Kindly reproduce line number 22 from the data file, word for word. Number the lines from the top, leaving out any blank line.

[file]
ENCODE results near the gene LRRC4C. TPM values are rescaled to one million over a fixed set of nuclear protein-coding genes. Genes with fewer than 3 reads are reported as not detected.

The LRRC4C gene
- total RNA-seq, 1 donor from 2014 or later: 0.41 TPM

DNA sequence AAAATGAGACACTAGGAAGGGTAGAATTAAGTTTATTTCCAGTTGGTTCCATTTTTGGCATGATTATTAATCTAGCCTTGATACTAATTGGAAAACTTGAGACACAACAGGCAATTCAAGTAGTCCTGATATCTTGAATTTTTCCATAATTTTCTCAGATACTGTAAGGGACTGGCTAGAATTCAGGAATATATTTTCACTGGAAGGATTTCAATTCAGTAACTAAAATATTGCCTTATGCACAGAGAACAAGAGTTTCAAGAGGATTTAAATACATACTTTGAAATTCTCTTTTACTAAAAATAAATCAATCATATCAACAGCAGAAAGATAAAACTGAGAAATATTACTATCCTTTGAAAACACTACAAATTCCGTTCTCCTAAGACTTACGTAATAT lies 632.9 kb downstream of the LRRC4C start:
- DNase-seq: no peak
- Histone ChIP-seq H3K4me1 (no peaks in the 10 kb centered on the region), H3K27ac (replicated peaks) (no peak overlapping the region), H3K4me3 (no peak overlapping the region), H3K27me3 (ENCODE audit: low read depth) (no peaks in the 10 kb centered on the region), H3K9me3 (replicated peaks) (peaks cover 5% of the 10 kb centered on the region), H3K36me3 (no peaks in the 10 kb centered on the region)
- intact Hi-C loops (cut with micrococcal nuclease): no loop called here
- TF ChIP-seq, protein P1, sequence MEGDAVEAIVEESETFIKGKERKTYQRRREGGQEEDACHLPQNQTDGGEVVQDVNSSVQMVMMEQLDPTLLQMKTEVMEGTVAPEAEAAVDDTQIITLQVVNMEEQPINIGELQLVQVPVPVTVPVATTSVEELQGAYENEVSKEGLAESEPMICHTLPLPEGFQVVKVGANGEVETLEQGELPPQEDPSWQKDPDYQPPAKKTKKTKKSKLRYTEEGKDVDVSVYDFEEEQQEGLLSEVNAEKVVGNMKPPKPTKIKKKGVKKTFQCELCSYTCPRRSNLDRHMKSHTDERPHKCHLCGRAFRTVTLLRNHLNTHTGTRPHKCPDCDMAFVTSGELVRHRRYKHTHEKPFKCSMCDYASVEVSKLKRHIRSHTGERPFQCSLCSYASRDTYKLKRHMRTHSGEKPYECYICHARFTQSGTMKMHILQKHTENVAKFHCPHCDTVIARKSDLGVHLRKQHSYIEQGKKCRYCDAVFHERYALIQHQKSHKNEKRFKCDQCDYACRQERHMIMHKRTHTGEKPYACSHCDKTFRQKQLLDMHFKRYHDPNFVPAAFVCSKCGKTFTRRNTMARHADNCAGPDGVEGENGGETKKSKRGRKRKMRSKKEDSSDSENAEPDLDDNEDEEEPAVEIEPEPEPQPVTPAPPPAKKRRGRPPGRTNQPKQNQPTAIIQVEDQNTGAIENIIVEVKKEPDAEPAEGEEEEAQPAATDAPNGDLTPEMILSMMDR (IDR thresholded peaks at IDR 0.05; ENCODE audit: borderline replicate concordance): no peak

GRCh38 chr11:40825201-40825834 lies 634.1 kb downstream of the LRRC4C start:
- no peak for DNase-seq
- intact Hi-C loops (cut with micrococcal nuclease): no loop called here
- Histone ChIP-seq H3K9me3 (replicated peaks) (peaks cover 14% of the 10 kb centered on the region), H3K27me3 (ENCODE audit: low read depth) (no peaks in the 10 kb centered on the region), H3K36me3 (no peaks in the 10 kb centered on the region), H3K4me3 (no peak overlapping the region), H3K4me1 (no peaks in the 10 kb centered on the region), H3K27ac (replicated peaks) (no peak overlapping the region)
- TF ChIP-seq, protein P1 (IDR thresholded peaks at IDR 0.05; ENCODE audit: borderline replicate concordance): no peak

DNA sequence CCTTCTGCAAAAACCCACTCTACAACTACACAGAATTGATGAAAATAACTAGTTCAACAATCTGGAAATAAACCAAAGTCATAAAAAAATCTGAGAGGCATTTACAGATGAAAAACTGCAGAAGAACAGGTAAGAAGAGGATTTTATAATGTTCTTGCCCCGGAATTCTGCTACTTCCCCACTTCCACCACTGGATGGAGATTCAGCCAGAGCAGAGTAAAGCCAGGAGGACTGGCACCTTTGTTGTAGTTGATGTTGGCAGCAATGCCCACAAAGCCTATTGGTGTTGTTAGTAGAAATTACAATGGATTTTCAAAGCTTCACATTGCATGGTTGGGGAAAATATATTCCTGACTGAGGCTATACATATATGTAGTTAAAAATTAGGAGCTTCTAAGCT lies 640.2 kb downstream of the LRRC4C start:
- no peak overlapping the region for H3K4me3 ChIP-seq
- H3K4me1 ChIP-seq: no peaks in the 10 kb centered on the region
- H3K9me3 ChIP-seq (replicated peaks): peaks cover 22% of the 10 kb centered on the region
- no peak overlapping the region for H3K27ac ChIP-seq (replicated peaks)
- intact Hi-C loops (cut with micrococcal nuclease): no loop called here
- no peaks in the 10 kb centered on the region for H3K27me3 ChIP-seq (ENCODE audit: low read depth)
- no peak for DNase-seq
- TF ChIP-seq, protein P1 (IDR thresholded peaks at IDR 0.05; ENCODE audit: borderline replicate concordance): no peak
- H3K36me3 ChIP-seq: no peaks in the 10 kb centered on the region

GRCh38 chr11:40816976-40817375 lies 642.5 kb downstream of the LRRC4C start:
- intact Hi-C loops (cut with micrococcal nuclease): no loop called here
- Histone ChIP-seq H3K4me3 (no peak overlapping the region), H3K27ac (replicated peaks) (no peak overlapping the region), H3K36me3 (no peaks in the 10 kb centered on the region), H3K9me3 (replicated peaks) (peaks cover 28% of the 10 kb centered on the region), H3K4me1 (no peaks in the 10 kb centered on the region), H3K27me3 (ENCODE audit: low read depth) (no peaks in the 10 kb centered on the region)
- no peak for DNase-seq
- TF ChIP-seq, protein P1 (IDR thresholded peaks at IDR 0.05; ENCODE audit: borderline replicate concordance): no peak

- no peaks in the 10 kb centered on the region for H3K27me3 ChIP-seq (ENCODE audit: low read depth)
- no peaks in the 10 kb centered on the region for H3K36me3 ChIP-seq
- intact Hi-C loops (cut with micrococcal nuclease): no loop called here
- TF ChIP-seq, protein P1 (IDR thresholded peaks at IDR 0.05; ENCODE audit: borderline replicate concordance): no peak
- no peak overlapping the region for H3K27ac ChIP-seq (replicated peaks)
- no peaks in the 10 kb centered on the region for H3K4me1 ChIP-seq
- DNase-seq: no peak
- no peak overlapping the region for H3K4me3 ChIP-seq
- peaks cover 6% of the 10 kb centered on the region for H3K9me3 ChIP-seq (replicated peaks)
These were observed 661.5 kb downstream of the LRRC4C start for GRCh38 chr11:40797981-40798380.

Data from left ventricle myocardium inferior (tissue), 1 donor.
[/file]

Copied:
- TF ChIP-seq, protein P1 (IDR thresholded peaks at IDR 0.05; ENCODE audit: borderline replicate concordance): no peak